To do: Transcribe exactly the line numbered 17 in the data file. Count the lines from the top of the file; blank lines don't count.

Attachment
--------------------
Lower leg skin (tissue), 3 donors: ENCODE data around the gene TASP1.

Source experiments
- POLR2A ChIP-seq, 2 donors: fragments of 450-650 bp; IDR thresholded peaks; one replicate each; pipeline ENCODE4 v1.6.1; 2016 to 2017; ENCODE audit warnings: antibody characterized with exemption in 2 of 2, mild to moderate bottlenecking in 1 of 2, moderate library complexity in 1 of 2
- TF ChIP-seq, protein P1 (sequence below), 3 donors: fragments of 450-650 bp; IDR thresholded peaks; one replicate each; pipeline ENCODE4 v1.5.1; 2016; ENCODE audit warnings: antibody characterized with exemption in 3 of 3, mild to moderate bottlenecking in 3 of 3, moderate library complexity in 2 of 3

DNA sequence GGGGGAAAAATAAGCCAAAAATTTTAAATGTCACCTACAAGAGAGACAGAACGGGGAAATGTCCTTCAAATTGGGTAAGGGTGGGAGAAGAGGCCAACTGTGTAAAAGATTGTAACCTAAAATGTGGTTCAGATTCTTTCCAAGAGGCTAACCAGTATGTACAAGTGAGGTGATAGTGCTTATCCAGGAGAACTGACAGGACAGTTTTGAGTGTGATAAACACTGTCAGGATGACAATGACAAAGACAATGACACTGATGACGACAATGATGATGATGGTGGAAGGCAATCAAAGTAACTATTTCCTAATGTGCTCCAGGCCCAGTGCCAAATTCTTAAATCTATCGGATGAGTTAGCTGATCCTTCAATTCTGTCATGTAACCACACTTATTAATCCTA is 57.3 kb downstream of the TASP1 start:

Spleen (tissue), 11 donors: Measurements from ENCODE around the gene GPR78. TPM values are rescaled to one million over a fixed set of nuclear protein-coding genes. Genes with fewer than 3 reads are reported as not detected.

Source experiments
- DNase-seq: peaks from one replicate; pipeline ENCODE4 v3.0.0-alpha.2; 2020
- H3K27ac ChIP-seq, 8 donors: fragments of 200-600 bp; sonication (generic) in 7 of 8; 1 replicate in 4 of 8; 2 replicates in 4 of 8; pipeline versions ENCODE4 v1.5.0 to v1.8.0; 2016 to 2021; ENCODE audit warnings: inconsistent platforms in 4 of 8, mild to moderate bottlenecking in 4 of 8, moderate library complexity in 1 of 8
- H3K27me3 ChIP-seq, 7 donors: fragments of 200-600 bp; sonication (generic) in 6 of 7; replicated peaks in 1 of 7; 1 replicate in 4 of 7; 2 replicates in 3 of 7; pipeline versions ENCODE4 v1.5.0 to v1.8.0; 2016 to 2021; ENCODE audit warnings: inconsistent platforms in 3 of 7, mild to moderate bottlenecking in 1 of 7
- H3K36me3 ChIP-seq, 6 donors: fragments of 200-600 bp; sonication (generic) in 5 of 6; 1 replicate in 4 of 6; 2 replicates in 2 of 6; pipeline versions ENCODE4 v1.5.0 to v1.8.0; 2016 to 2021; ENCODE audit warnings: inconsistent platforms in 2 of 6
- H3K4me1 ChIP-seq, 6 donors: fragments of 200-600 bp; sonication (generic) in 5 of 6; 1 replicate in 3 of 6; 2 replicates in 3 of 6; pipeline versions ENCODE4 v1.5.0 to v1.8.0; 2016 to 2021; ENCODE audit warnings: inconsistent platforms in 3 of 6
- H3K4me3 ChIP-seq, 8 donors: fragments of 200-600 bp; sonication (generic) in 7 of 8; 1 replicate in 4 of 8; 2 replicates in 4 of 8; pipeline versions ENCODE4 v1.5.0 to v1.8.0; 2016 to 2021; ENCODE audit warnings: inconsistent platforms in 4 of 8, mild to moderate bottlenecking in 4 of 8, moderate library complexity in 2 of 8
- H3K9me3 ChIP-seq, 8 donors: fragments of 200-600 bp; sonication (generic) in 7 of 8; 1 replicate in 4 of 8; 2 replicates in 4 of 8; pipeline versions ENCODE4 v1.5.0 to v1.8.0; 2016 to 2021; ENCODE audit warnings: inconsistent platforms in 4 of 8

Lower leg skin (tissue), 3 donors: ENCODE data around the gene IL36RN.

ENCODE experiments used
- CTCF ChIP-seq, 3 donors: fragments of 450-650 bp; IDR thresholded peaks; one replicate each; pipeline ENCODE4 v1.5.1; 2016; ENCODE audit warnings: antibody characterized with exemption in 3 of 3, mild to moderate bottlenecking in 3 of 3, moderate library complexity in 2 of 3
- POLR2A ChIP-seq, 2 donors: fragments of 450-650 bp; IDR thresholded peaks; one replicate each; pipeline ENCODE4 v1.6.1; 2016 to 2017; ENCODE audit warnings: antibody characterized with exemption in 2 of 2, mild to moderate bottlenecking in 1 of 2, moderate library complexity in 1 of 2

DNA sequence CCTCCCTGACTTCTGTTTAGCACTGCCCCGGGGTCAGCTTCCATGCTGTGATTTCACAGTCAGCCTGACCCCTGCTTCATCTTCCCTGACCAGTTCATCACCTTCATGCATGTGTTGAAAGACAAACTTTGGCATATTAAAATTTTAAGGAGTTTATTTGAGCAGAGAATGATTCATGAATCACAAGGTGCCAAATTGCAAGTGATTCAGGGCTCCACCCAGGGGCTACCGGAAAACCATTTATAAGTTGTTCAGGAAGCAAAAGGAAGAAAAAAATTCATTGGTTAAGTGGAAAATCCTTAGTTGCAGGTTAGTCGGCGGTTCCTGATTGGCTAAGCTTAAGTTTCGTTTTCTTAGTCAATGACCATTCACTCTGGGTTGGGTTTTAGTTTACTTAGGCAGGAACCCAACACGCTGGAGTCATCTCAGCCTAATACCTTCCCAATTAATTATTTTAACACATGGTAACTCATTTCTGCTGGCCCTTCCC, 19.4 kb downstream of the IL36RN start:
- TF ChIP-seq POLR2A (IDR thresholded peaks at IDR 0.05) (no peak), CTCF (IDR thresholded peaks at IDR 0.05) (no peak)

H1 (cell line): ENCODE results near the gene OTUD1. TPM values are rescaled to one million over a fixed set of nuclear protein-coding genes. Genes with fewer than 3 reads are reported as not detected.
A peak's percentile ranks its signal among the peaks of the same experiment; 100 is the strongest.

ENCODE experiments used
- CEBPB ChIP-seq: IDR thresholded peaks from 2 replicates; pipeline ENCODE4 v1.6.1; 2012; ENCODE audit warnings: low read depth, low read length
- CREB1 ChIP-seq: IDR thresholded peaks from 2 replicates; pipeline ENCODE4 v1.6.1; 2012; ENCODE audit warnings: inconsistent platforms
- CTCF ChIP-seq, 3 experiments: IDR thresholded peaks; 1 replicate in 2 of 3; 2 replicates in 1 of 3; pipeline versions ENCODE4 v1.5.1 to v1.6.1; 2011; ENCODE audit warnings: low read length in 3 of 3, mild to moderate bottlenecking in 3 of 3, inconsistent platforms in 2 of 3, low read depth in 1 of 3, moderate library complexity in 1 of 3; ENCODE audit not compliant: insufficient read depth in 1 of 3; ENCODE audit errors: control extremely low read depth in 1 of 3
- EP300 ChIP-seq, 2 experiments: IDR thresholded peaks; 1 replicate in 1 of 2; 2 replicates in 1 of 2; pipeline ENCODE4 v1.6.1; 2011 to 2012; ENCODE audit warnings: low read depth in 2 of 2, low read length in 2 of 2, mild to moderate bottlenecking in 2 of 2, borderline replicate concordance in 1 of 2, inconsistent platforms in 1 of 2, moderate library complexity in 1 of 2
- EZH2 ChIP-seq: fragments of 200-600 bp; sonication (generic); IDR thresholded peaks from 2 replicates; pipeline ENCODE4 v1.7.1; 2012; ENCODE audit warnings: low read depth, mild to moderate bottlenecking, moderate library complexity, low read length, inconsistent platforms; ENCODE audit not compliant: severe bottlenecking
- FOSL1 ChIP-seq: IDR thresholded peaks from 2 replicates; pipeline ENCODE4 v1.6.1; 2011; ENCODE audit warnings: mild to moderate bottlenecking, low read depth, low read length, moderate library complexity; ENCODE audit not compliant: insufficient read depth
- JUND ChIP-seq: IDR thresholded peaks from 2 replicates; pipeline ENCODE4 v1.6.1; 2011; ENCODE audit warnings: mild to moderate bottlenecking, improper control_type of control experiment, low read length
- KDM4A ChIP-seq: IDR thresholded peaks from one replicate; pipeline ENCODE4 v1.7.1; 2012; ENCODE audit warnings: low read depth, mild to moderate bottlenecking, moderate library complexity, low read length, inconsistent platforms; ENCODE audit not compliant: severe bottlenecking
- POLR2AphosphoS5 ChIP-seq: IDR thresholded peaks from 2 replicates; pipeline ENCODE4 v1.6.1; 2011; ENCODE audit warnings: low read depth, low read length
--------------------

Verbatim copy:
- CTCF ChIP-seq, 3 donors: fragments of 450-650 bp; IDR thresholded peaks; one replicate each; pipeline ENCODE4 v1.5.1; 2016; ENCODE audit warnings: antibody characterized with exemption in 3 of 3, mild to moderate bottlenecking in 3 of 3, moderate library complexity in 2 of 3